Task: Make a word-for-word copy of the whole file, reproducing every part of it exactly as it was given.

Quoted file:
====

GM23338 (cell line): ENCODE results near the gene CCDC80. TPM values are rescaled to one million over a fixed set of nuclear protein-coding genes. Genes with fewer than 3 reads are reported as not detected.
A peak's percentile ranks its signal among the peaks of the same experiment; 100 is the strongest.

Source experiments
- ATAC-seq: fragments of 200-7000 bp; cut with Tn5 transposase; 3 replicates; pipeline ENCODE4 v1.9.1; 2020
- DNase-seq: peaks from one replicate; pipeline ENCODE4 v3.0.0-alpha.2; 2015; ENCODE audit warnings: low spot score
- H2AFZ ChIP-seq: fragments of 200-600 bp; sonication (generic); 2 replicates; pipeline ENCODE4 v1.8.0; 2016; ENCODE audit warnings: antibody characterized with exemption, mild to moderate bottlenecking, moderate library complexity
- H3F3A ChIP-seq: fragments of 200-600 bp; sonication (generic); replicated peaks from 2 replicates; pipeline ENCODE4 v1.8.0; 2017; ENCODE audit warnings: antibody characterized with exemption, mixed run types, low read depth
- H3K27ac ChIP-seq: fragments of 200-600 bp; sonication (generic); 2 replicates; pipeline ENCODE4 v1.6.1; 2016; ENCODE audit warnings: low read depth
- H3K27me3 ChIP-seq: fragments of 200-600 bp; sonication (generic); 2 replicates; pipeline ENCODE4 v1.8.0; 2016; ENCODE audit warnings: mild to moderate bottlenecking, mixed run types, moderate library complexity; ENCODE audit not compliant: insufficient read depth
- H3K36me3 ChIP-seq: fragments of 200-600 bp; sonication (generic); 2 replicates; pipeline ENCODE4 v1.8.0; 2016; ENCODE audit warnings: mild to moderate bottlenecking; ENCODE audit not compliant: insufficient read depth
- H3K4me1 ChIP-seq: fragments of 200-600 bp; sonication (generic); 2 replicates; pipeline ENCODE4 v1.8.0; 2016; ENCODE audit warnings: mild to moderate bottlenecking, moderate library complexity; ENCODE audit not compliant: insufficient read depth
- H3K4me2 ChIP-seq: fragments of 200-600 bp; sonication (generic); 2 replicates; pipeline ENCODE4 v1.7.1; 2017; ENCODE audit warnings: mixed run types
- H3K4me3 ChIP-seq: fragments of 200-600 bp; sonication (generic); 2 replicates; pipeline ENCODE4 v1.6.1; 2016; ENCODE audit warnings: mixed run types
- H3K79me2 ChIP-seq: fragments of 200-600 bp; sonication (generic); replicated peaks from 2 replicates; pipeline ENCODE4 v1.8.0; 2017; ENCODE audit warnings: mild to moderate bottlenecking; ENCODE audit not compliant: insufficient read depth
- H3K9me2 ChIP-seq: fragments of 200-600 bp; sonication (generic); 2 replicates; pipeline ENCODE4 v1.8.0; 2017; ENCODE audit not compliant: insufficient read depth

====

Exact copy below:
GM23338 (cell line): ENCODE results near the gene CCDC80. TPM values are rescaled to one million over a fixed set of nuclear protein-coding genes. Genes with fewer than 3 reads are reported as not detected.
A peak's percentile ranks its signal among the peaks of the same experiment; 100 is the strongest.

Source experiments
- ATAC-seq: fragments of 200-7000 bp; cut with Tn5 transposase; 3 replicates; pipeline ENCODE4 v1.9.1; 2020
- DNase-seq: peaks from one replicate; pipeline ENCODE4 v3.0.0-alpha.2; 2015; ENCODE audit warnings: low spot score
- H2AFZ ChIP-seq: fragments of 200-600 bp; sonication (generic); 2 replicates; pipeline ENCODE4 v1.8.0; 2016; ENCODE audit warnings: antibody characterized with exemption, mild to moderate bottlenecking, moderate library complexity
- H3F3A ChIP-seq: fragments of 200-600 bp; sonication (generic); replicated peaks from 2 replicates; pipeline ENCODE4 v1.8.0; 2017; ENCODE audit warnings: antibody characterized with exemption, mixed run types, low read depth
- H3K27ac ChIP-seq: fragments of 200-600 bp; sonication (generic); 2 replicates; pipeline ENCODE4 v1.6.1; 2016; ENCODE audit warnings: low read depth
- H3K27me3 ChIP-seq: fragments of 200-600 bp; sonication (generic); 2 replicates; pipeline ENCODE4 v1.8.0; 2016; ENCODE audit warnings: mild to moderate bottlenecking, mixed run types, moderate library complexity; ENCODE audit not compliant: insufficient read depth
- H3K36me3 ChIP-seq: fragments of 200-600 bp; sonication (generic); 2 replicates; pipeline ENCODE4 v1.8.0; 2016; ENCODE audit warnings: mild to moderate bottlenecking; ENCODE audit not compliant: insufficient read depth
- H3K4me1 ChIP-seq: fragments of 200-600 bp; sonication (generic); 2 replicates; pipeline ENCODE4 v1.8.0; 2016; ENCODE audit warnings: mild to moderate bottlenecking, moderate library complexity; ENCODE audit not compliant: insufficient read depth
- H3K4me2 ChIP-seq: fragments of 200-600 bp; sonication (generic); 2 replicates; pipeline ENCODE4 v1.7.1; 2017; ENCODE audit warnings: mixed run types
- H3K4me3 ChIP-seq: fragments of 200-600 bp; sonication (generic); 2 replicates; pipeline ENCODE4 v1.6.1; 2016; ENCODE audit warnings: mixed run types
- H3K79me2 ChIP-seq: fragments of 200-600 bp; sonication (generic); replicated peaks from 2 replicates; pipeline ENCODE4 v1.8.0; 2017; ENCODE audit warnings: mild to moderate bottlenecking; ENCODE audit not compliant: insufficient read depth
- H3K9me2 ChIP-seq: fragments of 200-600 bp; sonication (generic); 2 replicates; pipeline ENCODE4 v1.8.0; 2017; ENCODE audit not compliant: insufficient read depth